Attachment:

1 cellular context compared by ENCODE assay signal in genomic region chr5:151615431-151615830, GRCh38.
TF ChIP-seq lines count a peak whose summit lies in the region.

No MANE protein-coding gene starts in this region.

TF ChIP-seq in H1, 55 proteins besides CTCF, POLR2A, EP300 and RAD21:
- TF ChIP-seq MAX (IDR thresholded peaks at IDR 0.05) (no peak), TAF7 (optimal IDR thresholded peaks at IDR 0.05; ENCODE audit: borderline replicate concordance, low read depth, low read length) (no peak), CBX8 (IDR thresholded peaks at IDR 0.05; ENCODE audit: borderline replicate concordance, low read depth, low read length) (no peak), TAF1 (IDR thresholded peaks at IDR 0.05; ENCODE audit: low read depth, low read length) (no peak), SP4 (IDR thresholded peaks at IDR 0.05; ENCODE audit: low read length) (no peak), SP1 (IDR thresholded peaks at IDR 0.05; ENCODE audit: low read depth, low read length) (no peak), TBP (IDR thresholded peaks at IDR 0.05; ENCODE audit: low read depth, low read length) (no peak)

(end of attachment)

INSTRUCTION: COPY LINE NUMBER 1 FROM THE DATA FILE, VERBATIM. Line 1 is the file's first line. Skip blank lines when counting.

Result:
1 cellular context compared by ENCODE assay signal in genomic region chr5:151615431-151615830, GRCh38.